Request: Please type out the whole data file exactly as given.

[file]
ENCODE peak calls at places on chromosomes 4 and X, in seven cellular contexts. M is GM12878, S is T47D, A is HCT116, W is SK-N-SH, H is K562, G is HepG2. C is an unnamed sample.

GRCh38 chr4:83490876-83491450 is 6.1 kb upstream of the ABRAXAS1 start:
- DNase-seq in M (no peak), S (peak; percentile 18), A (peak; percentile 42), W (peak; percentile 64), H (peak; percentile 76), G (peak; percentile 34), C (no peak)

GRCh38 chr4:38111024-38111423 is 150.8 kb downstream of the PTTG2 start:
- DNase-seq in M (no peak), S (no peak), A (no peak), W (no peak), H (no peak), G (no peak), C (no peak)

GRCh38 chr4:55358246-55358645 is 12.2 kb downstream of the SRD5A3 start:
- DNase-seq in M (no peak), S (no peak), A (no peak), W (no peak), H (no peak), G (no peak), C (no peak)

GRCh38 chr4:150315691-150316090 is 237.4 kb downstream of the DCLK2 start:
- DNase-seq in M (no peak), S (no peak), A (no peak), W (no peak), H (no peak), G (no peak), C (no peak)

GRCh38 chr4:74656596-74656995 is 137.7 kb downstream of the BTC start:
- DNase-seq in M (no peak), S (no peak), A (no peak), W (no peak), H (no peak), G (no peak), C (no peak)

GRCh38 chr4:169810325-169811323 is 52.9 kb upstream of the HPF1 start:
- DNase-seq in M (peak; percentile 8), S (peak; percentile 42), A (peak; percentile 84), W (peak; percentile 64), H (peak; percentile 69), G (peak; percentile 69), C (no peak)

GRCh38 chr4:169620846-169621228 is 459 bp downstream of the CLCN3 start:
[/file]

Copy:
ENCODE peak calls at places on chromosomes 4 and X, in seven cellular contexts. M is GM12878, S is T47D, A is HCT116, W is SK-N-SH, H is K562, G is HepG2. C is an unnamed sample.

GRCh38 chr4:83490876-83491450 is 6.1 kb upstream of the ABRAXAS1 start:
- DNase-seq in M (no peak), S (peak; percentile 18), A (peak; percentile 42), W (peak; percentile 64), H (peak; percentile 76), G (peak; percentile 34), C (no peak)

GRCh38 chr4:38111024-38111423 is 150.8 kb downstream of the PTTG2 start:
- DNase-seq in M (no peak), S (no peak), A (no peak), W (no peak), H (no peak), G (no peak), C (no peak)

GRCh38 chr4:55358246-55358645 is 12.2 kb downstream of the SRD5A3 start:
- DNase-seq in M (no peak), S (no peak), A (no peak), W (no peak), H (no peak), G (no peak), C (no peak)

GRCh38 chr4:150315691-150316090 is 237.4 kb downstream of the DCLK2 start:
- DNase-seq in M (no peak), S (no peak), A (no peak), W (no peak), H (no peak), G (no peak), C (no peak)

GRCh38 chr4:74656596-74656995 is 137.7 kb downstream of the BTC start:
- DNase-seq in M (no peak), S (no peak), A (no peak), W (no peak), H (no peak), G (no peak), C (no peak)

GRCh38 chr4:169810325-169811323 is 52.9 kb upstream of the HPF1 start:
- DNase-seq in M (peak; percentile 8), S (peak; percentile 42), A (peak; percentile 84), W (peak; percentile 64), H (peak; percentile 69), G (peak; percentile 69), C (no peak)

GRCh38 chr4:169620846-169621228 is 459 bp downstream of the CLCN3 start: